On Jan 10, 2:31 pm, WM <mueck...@rz.fh-augsburg.de> wrote: > On 10 Jan., 12:11, Zuhair <zaljo...@gmail.com> wrote: > > > > The anti-diagonal up to digit n must have a double up to digit n. > > > Of course, because the list is defined as the list of ALL terminating > > decimal representations. That is correct and natural and Cantor's > > arguments Agrees with that completely. > > Can you quote the relevant paragraph? > > > > > > Result: The diagonal cannot be an entry of the list. > > > the list > > ONLY contains TERMINATING decimal representations, while the diagonal > > and the anti-diagonal are non terminating decimal representations > > I do not know what you worship . Every finite initial segment of the > anti-diagonal is an entry of the list. I do not know what else can > belong to the anti-diagonal. But certainly this additional thing > cannot be used to distinguish it from anything.
Oh, that's really hard. Look I'll try to explain to you what you are saying an how ridiculous it is.
First YOU said that the list is that of ALL Terminating decimal representations of reals in the interval [0,1]. I take that to mean all decimals of the form 0.d_1d_2...d_n for all n=1,2,3,.... right.
Now there can be NO and I stress it again NO anti-diagonal that have an n-size initial segment that differs from all n-sized entries in the list mentioned above, to claim that there can exist such anti-diagonal is simply NONSENSE! Can you just understand that.
Again I stress it so that you can HAMMER and DRILL it in YOUR brain again there is NO such anti-diagonal at all.
Actually to be even more explicit on this case there can be NO real number whatsoever that can have each n-initial segment of it being different from every n-sized entry of the above list. I hope you can get what I mean.
NOT only that, also there can be NO real number whatsoever that can have an n-initial segment of it that is different from EVERY n-sized entry of the list, this cannot be, for a simple reason that is that n- initial segment of that real would itself be a member of the list of all terminating decimal representations, so OBVIOUSLY not such real can exist. THAT is a TRIVIAL remark actually.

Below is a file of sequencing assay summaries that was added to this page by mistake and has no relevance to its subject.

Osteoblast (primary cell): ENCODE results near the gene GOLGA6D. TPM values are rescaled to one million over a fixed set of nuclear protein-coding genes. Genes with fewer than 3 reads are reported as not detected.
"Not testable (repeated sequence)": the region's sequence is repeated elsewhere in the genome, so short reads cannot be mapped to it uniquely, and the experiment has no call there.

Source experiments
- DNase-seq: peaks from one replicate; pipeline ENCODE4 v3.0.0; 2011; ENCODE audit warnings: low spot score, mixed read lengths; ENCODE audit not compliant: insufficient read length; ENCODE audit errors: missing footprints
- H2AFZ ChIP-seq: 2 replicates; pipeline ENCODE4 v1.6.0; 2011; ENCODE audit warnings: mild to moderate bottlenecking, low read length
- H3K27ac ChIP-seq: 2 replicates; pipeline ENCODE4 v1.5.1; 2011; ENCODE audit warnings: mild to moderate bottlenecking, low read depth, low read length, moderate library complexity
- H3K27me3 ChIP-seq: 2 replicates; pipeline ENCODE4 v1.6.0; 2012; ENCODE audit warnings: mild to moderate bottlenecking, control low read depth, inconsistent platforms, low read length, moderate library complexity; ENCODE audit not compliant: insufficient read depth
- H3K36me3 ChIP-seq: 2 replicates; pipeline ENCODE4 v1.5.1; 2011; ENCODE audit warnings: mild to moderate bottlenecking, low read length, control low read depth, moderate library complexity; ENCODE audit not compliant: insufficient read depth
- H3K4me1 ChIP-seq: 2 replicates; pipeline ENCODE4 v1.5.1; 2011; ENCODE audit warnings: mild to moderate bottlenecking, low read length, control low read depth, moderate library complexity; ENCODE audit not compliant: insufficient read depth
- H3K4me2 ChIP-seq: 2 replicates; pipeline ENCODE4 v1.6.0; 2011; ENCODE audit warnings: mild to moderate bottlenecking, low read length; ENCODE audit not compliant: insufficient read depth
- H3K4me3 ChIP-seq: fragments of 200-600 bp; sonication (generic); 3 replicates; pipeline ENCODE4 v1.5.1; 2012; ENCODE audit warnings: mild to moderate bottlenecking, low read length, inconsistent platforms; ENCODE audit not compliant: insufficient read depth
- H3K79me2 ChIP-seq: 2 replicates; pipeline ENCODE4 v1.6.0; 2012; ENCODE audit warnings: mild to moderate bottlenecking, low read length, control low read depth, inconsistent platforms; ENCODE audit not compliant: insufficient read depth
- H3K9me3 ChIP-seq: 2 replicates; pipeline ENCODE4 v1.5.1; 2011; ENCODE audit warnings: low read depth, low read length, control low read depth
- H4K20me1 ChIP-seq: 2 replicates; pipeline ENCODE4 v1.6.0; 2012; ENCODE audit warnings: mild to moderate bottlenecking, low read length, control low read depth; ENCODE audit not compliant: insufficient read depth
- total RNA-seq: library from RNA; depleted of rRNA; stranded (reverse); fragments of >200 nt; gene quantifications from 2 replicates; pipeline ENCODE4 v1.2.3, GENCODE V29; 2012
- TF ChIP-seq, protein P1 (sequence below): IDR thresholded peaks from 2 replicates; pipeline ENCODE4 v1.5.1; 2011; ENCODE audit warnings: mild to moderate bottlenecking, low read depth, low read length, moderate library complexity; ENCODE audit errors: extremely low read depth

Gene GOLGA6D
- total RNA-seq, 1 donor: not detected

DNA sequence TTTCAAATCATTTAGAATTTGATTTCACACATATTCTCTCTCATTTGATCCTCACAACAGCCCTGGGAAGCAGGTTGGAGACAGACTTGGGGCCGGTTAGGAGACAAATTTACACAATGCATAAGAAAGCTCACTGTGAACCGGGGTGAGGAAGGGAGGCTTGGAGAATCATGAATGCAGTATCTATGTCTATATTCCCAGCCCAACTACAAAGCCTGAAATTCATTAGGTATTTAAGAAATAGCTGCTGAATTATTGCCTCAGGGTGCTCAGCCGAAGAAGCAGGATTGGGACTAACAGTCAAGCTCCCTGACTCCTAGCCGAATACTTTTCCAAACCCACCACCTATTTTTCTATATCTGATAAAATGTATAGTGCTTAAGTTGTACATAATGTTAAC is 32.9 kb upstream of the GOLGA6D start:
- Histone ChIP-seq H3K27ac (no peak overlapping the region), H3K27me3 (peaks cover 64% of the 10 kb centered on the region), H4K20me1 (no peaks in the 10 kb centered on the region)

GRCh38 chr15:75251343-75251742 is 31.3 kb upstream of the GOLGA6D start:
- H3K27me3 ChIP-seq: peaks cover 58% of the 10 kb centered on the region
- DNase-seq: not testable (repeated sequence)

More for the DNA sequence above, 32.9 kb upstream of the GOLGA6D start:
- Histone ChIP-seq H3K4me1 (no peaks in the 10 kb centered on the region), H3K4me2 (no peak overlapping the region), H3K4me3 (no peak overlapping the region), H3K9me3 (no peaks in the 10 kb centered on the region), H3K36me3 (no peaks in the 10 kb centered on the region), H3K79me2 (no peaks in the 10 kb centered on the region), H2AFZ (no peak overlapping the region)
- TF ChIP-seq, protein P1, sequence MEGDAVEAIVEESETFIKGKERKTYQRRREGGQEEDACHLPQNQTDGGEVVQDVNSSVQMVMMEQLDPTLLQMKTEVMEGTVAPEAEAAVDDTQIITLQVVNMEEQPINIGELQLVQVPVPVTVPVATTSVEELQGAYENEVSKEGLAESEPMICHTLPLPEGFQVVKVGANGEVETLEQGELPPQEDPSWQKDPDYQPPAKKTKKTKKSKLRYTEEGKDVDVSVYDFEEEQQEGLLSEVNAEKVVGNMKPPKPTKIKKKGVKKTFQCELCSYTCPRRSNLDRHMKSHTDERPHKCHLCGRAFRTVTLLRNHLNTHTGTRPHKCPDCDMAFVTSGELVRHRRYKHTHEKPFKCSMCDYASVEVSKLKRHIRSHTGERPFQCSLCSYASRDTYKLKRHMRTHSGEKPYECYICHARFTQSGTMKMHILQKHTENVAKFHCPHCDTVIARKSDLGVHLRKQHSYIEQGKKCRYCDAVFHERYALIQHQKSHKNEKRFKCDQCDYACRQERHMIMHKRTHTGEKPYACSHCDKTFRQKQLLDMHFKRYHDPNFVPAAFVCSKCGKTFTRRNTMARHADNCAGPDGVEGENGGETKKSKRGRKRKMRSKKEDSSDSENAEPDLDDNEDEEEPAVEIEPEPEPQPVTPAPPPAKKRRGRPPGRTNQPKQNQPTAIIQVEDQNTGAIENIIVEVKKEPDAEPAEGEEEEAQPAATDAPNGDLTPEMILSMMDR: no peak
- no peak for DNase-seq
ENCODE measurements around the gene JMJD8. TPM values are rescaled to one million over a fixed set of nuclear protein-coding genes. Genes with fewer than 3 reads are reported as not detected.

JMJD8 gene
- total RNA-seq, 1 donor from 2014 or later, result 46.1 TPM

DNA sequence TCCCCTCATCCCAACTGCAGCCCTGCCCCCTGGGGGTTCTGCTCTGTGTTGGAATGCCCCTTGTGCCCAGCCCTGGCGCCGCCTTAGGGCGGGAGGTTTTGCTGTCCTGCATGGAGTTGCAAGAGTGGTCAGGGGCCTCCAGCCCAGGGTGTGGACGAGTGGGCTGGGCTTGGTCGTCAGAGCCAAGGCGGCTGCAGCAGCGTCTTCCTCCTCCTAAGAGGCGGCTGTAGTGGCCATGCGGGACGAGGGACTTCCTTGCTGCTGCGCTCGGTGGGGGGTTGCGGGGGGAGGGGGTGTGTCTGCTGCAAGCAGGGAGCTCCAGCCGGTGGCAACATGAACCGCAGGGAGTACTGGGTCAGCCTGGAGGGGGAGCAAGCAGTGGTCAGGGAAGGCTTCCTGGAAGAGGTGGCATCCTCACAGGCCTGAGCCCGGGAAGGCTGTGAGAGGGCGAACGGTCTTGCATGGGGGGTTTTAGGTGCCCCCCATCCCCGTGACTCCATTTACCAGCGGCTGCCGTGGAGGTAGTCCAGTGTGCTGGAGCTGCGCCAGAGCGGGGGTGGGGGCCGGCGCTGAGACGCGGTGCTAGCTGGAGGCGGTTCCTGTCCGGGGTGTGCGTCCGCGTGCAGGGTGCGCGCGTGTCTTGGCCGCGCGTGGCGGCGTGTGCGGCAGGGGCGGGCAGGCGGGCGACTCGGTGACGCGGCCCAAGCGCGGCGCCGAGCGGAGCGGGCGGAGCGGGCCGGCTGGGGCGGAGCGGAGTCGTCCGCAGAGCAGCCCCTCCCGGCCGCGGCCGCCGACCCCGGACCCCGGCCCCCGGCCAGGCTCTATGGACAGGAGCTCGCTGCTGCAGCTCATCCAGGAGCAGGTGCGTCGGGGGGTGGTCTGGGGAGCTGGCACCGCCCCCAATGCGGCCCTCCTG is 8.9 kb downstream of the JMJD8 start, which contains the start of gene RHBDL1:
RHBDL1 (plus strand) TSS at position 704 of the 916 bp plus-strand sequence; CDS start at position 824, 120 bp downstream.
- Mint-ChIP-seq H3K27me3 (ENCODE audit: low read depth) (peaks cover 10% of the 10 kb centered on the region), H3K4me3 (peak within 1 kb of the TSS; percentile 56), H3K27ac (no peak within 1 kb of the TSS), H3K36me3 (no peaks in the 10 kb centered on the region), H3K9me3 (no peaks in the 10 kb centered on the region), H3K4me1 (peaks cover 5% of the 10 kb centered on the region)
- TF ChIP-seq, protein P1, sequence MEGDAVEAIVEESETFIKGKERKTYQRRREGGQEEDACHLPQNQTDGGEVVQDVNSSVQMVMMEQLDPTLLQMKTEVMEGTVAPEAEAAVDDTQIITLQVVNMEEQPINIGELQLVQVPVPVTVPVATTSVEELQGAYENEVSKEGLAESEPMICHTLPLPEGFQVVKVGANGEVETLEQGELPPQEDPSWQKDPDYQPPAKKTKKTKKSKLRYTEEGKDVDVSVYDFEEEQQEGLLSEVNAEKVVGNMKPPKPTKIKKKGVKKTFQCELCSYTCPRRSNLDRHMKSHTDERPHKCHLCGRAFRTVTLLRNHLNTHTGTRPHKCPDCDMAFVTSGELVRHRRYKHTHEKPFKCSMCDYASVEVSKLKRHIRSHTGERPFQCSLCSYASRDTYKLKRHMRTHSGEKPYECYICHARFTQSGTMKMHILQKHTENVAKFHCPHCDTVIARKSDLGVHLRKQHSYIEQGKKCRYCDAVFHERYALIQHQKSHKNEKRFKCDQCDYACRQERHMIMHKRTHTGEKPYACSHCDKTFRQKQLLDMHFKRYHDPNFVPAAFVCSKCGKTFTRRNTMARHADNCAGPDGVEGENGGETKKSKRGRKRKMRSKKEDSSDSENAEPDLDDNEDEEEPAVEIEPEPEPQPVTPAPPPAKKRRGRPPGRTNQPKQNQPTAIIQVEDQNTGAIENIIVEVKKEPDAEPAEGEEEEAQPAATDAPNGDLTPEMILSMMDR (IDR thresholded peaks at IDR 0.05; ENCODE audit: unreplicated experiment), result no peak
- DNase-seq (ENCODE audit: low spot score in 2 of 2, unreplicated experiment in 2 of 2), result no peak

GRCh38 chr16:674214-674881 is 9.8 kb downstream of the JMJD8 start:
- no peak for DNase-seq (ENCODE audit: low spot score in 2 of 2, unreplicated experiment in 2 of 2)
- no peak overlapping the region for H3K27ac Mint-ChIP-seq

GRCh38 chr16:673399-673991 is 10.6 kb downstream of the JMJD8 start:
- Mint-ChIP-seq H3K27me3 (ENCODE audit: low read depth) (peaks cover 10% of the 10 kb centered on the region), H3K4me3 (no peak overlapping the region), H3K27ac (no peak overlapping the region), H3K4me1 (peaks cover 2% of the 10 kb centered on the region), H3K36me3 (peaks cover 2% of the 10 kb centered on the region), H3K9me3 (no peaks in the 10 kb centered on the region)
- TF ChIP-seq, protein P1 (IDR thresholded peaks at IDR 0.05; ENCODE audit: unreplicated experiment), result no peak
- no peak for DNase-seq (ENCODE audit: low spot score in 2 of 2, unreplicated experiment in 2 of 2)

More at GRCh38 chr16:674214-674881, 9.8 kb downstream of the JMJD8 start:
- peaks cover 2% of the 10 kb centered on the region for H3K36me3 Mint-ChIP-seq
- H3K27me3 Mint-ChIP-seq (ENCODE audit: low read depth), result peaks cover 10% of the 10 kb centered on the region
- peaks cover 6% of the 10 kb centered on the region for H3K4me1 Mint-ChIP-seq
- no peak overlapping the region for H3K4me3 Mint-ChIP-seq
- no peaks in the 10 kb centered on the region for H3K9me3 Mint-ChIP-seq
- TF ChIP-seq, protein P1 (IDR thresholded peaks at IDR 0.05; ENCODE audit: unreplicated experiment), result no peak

However what you are not realizing is that Cantor never said nor did any of his argument even pave the road towards suggesting such a NONSENSICAL claim. The problem is that YOU have misread what Cantor said and What his arguments is implying, YOU think that Cantor's argument proves the existence of some real (which is the diagonal or sometimes called the anti-diagonal) which has an n-initial segment of it being different from EVERY n-sized terminating decimal expansion, i.e. differing from every n-sized element of the list you've defined. Again I stress that this is just YOUR misinterpretation of Cantor's arguments, Cantor never claimed nor does any of his arguments leads to such NONSENICAL TRIVIALLY FALSE claim that EVERYONE who is sane would obviously reject.
Can you just understand what is written above.
Zuhair > > > of course the diagonal and the anti-diagonal cannot be > > different (at a finite position) from all entries of the list, because > > the list is of ALL finite initial segments of reals, Cantor agrees to > > that, > > Can you quote the paragraph where it does that? > > Regards, WM
I don't need to quote any such paragraphs because this is just ABC of logic, and definitely Cantor is aware of such Trivial issue, these trivialities are not mentioned in papers of that importance because they are minor details that are very well understood and so trivial to mention.
I really really don't know why you think that a man of Cantor's caliber and that THOUSANDS of mathematicians among which are some who are regarded as geniuses of all times would really miss such a trivial remark that a clever child perhaps even at primary level school can capture. Are you serious? or you are just wasting our time? I'm really beginning to question your intentions, I think you are just playing around nothing more nothing less, because really I can't believe that you think that such a famous argument that lived for around a century or more can suffer from such trivial nonsensical error.